Gold to test the lows of 2015
Gold had a very mixed 2016. After an impressive first half of the year where it gained 30% in value, it lost most of those gains in the second half. With the important technical level of $1.160-1.170/ounce breached, gold has now moved into a medium-term downtrend – a move that gained momentum with the election of Donald Trump. The rationale behind this is the potential for fiscal expansion to drive growth and real rates higher, which in turn would make gold a less attractive investment.
So what’s in store for gold in 2017? Three key factors look set to drive price movements: political risks, fiscal expansion and real rates.
With an unresolved refugee crisis and terrorist attacks across Europe, the risk of rightwing parties gaining power and causing political instability is rising. Moreover, the war in Syria, the geopolitical role of Russia, recent developments in Turkey and the political inexperience of Donald Trump could spread fear that drives gold investment.
During his presidential campaign Trump promised large-scale fiscal stimulus and considerable infrastructure investments that would support broad and sustained economic growth in the US. This is likely to provide a boost for US companies and make investments in gold less attractive. However, much will depend on the extent of the measures Trump carries out.
Real rates rising
At its December meeting the FED announced its only rate rise of 2016, and predicted three further rate increases in 2017. If rates rise higher than inflation, expect to see further pressure on gold.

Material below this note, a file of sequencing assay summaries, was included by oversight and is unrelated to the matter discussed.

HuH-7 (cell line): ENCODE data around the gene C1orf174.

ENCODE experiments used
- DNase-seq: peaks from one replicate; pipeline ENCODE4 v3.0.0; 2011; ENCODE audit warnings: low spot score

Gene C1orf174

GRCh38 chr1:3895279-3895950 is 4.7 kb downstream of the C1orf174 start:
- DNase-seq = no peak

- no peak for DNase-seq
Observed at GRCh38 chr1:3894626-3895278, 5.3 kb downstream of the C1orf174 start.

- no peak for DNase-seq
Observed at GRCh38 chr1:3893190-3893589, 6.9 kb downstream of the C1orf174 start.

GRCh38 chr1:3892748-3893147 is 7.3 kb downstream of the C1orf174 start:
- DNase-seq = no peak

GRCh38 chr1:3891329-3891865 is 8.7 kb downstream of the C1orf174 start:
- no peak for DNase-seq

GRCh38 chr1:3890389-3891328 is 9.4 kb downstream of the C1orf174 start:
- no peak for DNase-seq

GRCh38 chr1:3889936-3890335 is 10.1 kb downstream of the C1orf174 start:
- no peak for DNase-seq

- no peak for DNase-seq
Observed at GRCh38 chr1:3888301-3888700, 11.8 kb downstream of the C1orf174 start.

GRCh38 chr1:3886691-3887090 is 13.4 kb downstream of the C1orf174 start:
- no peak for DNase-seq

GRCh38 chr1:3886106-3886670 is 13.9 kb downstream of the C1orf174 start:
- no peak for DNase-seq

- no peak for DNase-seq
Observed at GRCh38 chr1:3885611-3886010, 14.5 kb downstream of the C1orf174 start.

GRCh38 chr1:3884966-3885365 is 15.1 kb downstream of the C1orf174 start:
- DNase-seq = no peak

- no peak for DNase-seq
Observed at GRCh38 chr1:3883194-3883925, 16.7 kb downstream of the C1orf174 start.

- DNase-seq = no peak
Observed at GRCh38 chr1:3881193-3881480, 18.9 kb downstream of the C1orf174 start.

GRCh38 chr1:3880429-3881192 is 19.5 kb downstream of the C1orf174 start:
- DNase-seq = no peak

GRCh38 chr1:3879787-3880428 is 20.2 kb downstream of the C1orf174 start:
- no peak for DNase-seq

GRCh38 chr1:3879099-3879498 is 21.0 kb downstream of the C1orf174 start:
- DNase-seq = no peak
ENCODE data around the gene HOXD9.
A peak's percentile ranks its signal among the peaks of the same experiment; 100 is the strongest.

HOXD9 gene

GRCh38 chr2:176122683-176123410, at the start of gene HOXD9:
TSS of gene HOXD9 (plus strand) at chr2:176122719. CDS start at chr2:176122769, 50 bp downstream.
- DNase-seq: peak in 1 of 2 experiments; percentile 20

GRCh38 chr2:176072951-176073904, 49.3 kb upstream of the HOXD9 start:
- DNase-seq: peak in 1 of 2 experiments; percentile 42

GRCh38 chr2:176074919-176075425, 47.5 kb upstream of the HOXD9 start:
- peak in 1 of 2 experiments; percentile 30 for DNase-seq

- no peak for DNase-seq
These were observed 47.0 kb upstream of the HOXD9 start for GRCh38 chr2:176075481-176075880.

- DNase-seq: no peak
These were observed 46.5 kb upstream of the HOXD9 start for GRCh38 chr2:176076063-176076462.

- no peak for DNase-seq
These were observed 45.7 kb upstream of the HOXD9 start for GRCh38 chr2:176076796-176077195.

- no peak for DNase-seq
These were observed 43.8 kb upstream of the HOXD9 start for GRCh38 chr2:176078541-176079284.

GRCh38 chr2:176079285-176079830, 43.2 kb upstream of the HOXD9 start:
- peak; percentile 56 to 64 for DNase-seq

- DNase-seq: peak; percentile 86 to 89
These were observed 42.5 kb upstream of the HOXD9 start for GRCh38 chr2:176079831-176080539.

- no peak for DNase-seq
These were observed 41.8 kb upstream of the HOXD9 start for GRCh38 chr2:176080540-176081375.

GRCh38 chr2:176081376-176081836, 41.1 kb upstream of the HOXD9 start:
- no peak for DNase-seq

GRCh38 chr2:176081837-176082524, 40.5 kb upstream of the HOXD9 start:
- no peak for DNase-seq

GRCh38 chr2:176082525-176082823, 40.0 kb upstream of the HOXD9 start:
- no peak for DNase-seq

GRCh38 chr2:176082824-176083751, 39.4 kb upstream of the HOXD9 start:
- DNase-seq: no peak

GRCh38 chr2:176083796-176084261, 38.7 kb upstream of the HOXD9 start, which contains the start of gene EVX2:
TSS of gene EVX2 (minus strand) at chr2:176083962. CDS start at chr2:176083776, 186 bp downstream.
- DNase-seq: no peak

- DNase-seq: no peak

From a technical point of view, the break of the 1.160-1.170 support could trigger a drop to the lows of $1.050/ounce we saw in 2015. Much, though, will depend though on the above-mentioned factors. Should fiscal expansion in the US be lower than expected and/or real rates aren’t rising then the outlook for gold will be bullish, with a target of $1.300/ounce.
Oil to stabilise above $50
The market has waited 15 years since the last coordinated production cut by both OPEC and non-OPEC producers. The agreed cut of 1.2m bbl/d for OPEC and 600,000 bbl/d for non-OPEC countries will come into effect on 1 January for a period of six months, after which the situation will be reassessed.
The psychological impact alone of seeing producers proactively manage the oil supply should keep prices well supported above $50. The market will be observing closely how each country follows the agreed levels, which might lead to some price volatility.
The targeted reductions are ambitious and how they are reached remains to be seen. Even some cuts in production will be more than welcome and will ultimately bring the supply and demand picture into more of a balance.
As oil inventory normalises, we would expect oil prices to gain positive momentum to reach $60 or higher sometime during the year. However, technological advancements, especially in the shale oil industry, continue to drive the production cost lower, making triple digit oil prices highly unlikely.